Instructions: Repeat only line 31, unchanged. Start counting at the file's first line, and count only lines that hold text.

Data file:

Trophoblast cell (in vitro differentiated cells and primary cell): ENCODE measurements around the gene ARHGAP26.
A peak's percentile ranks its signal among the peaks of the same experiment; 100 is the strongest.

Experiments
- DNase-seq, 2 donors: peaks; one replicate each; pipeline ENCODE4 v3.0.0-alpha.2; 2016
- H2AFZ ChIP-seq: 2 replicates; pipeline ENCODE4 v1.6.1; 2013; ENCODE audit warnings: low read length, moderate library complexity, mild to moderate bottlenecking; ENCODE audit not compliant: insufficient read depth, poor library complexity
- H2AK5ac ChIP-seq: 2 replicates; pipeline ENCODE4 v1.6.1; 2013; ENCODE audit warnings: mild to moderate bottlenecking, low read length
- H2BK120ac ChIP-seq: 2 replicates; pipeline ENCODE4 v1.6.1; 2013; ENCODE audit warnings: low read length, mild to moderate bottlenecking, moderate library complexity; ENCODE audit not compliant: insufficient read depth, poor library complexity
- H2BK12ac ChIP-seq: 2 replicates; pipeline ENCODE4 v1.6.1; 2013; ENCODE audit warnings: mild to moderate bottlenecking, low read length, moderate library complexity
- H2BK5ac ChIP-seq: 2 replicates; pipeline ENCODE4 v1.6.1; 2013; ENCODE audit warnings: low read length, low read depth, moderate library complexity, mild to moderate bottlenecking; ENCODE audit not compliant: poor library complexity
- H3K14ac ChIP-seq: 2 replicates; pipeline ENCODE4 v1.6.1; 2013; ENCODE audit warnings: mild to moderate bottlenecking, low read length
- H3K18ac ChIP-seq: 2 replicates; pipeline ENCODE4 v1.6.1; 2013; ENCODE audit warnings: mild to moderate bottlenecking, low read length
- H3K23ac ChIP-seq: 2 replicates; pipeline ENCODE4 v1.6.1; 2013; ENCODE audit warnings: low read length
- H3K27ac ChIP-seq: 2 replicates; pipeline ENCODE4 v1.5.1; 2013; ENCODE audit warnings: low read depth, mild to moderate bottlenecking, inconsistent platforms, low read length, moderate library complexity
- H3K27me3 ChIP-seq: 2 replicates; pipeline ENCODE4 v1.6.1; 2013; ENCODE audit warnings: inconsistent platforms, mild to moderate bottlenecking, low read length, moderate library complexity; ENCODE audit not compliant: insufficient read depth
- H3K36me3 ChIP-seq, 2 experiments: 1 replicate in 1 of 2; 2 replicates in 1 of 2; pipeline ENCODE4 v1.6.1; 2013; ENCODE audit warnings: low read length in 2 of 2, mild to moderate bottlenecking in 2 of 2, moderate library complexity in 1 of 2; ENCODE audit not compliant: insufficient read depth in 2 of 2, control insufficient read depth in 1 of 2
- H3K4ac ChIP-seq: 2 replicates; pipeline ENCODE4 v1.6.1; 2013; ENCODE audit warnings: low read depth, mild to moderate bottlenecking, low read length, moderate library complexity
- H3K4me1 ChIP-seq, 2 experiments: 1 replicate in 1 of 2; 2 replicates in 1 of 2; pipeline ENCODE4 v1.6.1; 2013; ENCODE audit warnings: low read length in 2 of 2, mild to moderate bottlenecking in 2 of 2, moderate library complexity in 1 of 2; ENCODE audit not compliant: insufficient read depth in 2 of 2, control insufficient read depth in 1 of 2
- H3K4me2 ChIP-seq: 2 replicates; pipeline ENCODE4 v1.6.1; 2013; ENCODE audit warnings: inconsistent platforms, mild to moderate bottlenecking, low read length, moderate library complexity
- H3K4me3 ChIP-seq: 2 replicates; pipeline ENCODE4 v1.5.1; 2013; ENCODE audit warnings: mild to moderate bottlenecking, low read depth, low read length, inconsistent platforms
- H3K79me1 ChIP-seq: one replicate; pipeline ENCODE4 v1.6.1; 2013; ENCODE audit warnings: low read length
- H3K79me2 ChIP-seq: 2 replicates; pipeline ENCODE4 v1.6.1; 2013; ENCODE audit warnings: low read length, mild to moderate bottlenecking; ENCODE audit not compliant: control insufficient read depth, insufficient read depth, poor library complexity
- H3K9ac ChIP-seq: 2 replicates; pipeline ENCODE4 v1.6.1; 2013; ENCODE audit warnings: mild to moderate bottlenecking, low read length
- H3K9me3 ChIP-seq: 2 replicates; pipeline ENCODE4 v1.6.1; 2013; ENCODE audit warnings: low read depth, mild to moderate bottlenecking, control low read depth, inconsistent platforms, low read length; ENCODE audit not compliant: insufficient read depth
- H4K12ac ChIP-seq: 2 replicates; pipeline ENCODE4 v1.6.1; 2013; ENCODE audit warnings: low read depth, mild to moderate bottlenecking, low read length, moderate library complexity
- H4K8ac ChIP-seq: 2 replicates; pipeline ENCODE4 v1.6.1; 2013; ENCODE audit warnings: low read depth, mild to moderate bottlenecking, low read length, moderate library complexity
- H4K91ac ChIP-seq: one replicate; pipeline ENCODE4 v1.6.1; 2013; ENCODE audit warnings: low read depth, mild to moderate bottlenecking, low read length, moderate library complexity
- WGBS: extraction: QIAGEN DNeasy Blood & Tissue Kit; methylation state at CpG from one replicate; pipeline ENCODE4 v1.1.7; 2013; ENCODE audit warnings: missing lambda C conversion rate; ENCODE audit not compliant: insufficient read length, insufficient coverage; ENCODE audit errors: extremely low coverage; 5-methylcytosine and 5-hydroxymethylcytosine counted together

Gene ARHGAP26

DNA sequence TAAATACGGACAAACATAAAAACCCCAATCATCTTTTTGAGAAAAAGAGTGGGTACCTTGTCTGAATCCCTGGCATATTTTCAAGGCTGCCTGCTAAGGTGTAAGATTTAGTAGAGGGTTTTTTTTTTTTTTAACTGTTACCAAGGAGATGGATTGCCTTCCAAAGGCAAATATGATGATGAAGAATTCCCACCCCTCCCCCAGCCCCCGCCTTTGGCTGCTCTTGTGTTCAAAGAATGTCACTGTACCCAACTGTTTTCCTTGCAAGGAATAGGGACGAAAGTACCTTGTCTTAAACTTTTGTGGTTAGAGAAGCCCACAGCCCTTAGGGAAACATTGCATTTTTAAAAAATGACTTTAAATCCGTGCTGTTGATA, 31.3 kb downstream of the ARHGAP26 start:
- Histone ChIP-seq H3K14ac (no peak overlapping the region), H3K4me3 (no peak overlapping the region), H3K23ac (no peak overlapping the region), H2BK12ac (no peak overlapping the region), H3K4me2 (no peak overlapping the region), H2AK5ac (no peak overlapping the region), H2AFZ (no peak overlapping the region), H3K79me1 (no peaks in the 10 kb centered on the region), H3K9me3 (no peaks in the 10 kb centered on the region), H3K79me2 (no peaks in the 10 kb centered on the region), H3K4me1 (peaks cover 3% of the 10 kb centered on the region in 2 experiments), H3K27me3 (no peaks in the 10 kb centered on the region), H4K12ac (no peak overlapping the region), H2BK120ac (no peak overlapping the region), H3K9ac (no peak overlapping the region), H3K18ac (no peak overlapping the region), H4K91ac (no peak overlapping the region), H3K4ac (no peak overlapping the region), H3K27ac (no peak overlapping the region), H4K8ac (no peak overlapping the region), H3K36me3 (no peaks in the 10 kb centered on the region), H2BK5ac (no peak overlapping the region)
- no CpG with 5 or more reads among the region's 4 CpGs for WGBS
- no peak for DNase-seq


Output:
- no CpG with 5 or more reads among the region's 4 CpGs for WGBS